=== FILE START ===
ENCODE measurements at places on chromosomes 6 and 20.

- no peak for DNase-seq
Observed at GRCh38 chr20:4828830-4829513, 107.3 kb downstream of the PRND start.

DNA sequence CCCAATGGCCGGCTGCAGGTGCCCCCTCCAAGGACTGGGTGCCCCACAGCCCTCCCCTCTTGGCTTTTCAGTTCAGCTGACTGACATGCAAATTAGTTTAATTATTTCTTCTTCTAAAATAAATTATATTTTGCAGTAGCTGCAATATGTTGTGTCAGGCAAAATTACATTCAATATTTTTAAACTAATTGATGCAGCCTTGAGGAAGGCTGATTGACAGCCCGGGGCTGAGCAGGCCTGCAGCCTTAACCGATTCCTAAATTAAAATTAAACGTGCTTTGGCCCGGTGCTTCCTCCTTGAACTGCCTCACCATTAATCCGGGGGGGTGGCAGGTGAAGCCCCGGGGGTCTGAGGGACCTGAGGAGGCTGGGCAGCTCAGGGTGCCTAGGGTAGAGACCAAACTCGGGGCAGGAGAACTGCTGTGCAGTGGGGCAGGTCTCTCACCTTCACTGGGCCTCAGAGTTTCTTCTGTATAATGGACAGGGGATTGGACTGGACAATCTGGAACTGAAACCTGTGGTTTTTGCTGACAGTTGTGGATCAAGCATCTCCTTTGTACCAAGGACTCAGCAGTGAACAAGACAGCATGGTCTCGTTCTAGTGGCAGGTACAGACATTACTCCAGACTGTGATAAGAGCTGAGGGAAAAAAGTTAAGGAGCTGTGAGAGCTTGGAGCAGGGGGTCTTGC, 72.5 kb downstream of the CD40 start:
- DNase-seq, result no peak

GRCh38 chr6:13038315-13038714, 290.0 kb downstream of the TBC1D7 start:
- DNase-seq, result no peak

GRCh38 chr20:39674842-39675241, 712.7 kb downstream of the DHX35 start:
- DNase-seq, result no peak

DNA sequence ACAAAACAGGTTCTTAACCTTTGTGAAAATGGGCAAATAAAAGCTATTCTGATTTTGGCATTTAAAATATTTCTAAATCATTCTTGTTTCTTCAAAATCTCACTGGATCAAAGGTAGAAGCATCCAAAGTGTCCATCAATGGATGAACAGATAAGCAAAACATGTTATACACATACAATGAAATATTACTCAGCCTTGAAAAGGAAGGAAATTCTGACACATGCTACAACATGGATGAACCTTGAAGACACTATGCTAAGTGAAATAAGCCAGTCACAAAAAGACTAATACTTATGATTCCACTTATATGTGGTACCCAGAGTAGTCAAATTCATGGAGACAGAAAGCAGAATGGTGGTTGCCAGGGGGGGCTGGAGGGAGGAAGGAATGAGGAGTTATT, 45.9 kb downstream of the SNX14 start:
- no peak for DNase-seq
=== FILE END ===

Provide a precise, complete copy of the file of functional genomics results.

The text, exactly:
ENCODE measurements at places on chromosomes 6 and 20.

- no peak for DNase-seq
Observed at GRCh38 chr20:4828830-4829513, 107.3 kb downstream of the PRND start.

DNA sequence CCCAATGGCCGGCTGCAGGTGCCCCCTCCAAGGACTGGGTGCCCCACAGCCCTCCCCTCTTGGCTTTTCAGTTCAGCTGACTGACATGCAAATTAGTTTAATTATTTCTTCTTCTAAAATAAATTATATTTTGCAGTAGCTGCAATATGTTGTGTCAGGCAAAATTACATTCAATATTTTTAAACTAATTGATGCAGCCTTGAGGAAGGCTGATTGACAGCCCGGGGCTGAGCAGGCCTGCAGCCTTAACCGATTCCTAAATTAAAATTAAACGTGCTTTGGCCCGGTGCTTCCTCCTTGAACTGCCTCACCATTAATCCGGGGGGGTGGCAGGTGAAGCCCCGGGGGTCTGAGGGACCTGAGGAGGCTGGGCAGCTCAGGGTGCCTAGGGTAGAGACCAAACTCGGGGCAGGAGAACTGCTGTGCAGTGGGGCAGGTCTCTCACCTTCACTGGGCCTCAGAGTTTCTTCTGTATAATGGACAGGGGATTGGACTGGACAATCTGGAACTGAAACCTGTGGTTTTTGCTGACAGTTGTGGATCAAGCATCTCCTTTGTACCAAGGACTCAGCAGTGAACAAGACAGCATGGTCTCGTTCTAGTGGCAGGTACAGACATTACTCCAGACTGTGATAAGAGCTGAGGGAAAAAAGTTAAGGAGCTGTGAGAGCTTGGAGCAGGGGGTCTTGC, 72.5 kb downstream of the CD40 start:
- DNase-seq, result no peak

GRCh38 chr6:13038315-13038714, 290.0 kb downstream of the TBC1D7 start:
- DNase-seq, result no peak

GRCh38 chr20:39674842-39675241, 712.7 kb downstream of the DHX35 start:
- DNase-seq, result no peak

DNA sequence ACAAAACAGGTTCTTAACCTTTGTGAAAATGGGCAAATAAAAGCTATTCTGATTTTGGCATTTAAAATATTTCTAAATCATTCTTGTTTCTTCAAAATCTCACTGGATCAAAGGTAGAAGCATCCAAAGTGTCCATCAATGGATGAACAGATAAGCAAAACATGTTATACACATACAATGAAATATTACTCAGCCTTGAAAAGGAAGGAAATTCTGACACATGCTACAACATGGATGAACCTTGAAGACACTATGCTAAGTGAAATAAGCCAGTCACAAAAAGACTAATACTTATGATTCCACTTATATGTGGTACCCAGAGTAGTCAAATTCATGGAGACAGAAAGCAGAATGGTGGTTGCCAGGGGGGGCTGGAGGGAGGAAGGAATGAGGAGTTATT, 45.9 kb downstream of the SNX14 start:
- no peak for DNase-seq